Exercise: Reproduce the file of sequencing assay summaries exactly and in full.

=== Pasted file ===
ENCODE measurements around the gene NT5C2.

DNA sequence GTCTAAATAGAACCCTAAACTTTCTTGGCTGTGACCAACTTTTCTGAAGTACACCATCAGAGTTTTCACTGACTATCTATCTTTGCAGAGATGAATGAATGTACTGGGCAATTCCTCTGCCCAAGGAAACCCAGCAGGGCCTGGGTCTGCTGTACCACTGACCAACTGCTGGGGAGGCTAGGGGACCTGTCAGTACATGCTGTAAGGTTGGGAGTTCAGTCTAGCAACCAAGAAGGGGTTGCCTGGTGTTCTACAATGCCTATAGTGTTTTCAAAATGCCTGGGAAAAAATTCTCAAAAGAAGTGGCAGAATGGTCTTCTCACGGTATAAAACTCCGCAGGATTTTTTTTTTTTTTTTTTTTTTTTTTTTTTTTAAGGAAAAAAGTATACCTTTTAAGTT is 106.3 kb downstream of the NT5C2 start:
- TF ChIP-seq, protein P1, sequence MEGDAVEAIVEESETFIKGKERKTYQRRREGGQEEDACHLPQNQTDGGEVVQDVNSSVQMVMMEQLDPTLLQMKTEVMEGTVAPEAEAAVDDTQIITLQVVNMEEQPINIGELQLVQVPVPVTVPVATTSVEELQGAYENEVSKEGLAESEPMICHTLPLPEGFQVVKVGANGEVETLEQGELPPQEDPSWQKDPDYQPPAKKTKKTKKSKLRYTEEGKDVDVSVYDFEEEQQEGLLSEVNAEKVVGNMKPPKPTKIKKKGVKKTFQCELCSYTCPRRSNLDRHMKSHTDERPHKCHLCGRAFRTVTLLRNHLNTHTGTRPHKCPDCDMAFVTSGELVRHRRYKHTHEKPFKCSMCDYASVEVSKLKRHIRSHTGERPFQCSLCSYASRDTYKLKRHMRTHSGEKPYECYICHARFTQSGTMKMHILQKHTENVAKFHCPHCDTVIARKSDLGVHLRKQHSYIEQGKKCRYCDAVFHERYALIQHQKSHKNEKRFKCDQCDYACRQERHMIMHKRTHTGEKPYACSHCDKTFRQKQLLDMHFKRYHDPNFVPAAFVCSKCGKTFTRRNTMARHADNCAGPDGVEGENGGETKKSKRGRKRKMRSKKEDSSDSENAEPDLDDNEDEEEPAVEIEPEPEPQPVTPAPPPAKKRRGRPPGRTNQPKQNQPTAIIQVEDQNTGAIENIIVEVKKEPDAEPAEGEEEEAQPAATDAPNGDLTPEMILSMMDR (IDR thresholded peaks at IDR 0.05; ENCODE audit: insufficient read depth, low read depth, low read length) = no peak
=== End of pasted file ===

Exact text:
ENCODE measurements around the gene NT5C2.

DNA sequence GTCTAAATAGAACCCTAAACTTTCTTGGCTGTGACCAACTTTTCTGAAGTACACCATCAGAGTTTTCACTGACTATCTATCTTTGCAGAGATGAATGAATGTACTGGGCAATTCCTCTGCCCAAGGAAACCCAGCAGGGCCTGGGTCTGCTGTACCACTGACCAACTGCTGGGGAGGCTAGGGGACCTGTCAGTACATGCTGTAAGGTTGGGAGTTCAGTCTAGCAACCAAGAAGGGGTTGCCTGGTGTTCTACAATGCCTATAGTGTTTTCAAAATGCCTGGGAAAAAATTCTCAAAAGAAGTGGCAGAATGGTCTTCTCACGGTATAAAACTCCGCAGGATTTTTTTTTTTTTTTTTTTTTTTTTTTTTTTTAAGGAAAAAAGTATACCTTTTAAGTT is 106.3 kb downstream of the NT5C2 start:
- TF ChIP-seq, protein P1, sequence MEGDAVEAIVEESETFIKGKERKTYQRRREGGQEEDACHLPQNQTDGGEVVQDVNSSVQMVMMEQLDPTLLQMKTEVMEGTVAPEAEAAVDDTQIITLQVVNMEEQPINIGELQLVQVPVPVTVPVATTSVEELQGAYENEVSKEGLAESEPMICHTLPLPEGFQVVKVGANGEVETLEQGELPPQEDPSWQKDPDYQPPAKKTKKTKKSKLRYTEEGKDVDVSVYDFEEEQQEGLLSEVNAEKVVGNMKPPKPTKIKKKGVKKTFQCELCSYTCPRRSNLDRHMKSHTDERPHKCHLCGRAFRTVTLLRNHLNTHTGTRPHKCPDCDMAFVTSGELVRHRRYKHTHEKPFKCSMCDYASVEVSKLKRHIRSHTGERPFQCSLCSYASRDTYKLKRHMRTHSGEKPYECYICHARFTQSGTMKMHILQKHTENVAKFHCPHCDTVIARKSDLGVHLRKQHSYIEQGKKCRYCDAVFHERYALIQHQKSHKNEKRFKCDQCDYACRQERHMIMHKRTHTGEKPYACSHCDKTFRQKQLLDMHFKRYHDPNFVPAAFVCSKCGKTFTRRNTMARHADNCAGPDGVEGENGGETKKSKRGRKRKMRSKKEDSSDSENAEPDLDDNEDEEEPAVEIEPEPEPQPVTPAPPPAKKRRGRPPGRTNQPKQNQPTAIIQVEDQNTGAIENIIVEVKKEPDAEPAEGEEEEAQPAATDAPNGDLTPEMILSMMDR (IDR thresholded peaks at IDR 0.05; ENCODE audit: insufficient read depth, low read depth, low read length) = no peak